A key vegetation parameter important to maintaining Golden-cheeked Warbler (hereafter warbler) breeding habitat is the amount of broadleaf versus Ashe juniper tree cover on a site. Mixed composition woodlands with mature Ashe juniper trees provide enhanced foraging opportunities through high arthropod diversity and supply juniper bark used for nesting. FWS scientists sought to map broadleaf and juniper tree canopy at 1-meter (m) scale across the entire 85,500 square kilometer (km2) breeding area in central Texas to model warbler density from point count data. High spatial resolution (0.5-m to 1.0-m pixels) leaf-on (2016) and leaf-off (2014 to 2015) digital color infrared aerial photography is periodically collected for Texas through the National Agriculture Imagery Program (NAIP) and Texas Orthoimagery Program (TOP).
The FWS team used Random Forest classifications tree (RF) models optimized with Recursive Feature Elimination (RFE) to select a subset of important predictor variables from seasonal images. Spectral features included blue, green, red, and near-infrared bands, the normalized difference vegetation index (NDVI), and the difference between leaf-on and leaf-off NDVI values (dNDVI). Total, Ashe juniper, and broadleaf percent tree cover estimated at 1-hectare spatial scale showed a strong positive relationship (r2 = 0.93, r2 = 0.83, r2 = 0.73, respectively) with independent canopy intercept data collected within 100-m x 100-m field plots at a 10-m spacing with a moose-horn densitometer. Field plots (n = 98) collected in 2012 were limited to Balcones Canyonlands National Wildlife Refuge, Texas. The FWS team is collecting additional data from across the warbler’s breeding range to evaluate and refine digital tree canopy data that will be used to estimate warbler density. Mapped tree cover and warbler density data will help prioritize critical habitat areas for conservation and habitat improvement efforts in central Texas.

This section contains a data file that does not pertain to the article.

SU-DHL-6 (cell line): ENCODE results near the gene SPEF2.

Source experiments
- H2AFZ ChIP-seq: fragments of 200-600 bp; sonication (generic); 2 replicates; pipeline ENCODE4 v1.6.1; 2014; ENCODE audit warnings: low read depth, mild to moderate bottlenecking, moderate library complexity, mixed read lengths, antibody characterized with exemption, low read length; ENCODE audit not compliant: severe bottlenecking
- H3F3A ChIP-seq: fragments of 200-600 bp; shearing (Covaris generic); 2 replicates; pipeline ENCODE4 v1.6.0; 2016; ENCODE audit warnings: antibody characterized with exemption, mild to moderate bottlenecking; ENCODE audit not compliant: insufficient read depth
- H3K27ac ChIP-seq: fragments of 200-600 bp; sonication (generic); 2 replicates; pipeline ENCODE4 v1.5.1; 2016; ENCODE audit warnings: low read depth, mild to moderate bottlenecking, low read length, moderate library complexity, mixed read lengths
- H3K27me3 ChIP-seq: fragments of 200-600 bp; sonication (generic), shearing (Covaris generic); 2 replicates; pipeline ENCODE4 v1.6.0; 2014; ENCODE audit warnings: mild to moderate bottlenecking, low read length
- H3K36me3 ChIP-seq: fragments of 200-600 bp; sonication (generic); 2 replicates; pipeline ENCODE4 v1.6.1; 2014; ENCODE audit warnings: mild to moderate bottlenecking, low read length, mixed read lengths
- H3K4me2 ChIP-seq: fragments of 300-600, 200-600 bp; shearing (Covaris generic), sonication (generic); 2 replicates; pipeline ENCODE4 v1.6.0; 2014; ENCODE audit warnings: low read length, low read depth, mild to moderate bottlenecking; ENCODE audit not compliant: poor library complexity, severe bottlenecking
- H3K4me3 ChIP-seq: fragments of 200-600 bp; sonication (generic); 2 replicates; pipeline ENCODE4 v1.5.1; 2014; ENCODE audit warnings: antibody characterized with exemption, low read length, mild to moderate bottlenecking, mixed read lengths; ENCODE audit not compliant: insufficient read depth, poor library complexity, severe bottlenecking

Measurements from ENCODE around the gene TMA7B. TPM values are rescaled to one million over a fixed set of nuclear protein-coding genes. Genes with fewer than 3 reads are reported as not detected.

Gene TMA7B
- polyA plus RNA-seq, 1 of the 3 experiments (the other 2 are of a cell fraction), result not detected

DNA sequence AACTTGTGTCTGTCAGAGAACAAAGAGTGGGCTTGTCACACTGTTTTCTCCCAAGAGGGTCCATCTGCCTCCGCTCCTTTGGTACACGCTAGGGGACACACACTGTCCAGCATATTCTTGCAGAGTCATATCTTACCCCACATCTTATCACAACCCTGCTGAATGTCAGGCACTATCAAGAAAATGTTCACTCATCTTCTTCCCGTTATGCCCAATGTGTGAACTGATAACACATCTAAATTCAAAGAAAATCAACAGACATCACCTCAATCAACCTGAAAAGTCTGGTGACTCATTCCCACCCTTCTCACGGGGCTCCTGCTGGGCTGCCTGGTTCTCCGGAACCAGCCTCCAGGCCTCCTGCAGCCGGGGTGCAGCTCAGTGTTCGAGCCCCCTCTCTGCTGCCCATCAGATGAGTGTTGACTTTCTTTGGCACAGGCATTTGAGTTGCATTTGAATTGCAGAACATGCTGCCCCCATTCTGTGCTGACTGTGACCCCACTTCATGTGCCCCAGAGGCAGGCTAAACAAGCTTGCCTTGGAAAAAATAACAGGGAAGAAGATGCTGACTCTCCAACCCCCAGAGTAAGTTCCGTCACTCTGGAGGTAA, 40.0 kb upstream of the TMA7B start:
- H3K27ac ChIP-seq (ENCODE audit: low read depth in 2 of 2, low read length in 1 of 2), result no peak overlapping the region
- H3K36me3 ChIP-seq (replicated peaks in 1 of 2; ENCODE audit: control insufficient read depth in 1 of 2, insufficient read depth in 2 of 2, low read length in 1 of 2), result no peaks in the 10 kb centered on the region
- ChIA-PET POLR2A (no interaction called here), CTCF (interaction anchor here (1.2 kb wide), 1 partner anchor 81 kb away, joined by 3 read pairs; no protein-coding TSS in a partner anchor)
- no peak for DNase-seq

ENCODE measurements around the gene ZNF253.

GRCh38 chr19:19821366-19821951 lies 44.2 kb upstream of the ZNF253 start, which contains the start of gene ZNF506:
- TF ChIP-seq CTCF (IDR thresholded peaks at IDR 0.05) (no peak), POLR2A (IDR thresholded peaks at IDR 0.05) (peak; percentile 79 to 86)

Tree cover mapped from multi-date digital color infrared aerial photography across central Texas counties. The area encompasses 85,500 km2 of potential breeding season habitat for Golden-cheeked Warblers.